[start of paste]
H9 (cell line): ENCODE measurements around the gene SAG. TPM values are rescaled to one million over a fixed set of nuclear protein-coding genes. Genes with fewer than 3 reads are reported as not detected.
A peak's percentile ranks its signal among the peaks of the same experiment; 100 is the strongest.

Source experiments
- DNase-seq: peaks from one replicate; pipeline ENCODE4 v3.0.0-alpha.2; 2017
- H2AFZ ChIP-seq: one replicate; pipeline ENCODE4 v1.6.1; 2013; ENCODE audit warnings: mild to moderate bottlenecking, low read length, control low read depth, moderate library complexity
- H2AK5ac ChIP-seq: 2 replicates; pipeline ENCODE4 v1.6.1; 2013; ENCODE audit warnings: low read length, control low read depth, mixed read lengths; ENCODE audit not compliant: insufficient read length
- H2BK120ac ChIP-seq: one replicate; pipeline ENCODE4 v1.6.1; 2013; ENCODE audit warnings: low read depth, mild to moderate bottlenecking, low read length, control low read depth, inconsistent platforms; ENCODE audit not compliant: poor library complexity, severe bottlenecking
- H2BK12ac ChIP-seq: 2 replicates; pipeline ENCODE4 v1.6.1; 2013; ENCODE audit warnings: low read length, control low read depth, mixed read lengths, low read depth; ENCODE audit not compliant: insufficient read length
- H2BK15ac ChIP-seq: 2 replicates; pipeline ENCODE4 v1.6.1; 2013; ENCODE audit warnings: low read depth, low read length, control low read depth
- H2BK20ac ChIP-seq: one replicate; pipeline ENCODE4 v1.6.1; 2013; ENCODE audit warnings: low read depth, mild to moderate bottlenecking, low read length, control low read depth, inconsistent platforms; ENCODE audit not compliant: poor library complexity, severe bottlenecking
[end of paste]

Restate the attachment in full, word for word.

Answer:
H9 (cell line): ENCODE measurements around the gene SAG. TPM values are rescaled to one million over a fixed set of nuclear protein-coding genes. Genes with fewer than 3 reads are reported as not detected.
A peak's percentile ranks its signal among the peaks of the same experiment; 100 is the strongest.

Source experiments
- DNase-seq: peaks from one replicate; pipeline ENCODE4 v3.0.0-alpha.2; 2017
- H2AFZ ChIP-seq: one replicate; pipeline ENCODE4 v1.6.1; 2013; ENCODE audit warnings: mild to moderate bottlenecking, low read length, control low read depth, moderate library complexity
- H2AK5ac ChIP-seq: 2 replicates; pipeline ENCODE4 v1.6.1; 2013; ENCODE audit warnings: low read length, control low read depth, mixed read lengths; ENCODE audit not compliant: insufficient read length
- H2BK120ac ChIP-seq: one replicate; pipeline ENCODE4 v1.6.1; 2013; ENCODE audit warnings: low read depth, mild to moderate bottlenecking, low read length, control low read depth, inconsistent platforms; ENCODE audit not compliant: poor library complexity, severe bottlenecking
- H2BK12ac ChIP-seq: 2 replicates; pipeline ENCODE4 v1.6.1; 2013; ENCODE audit warnings: low read length, control low read depth, mixed read lengths, low read depth; ENCODE audit not compliant: insufficient read length
- H2BK15ac ChIP-seq: 2 replicates; pipeline ENCODE4 v1.6.1; 2013; ENCODE audit warnings: low read depth, low read length, control low read depth
- H2BK20ac ChIP-seq: one replicate; pipeline ENCODE4 v1.6.1; 2013; ENCODE audit warnings: low read depth, mild to moderate bottlenecking, low read length, control low read depth, inconsistent platforms; ENCODE audit not compliant: poor library complexity, severe bottlenecking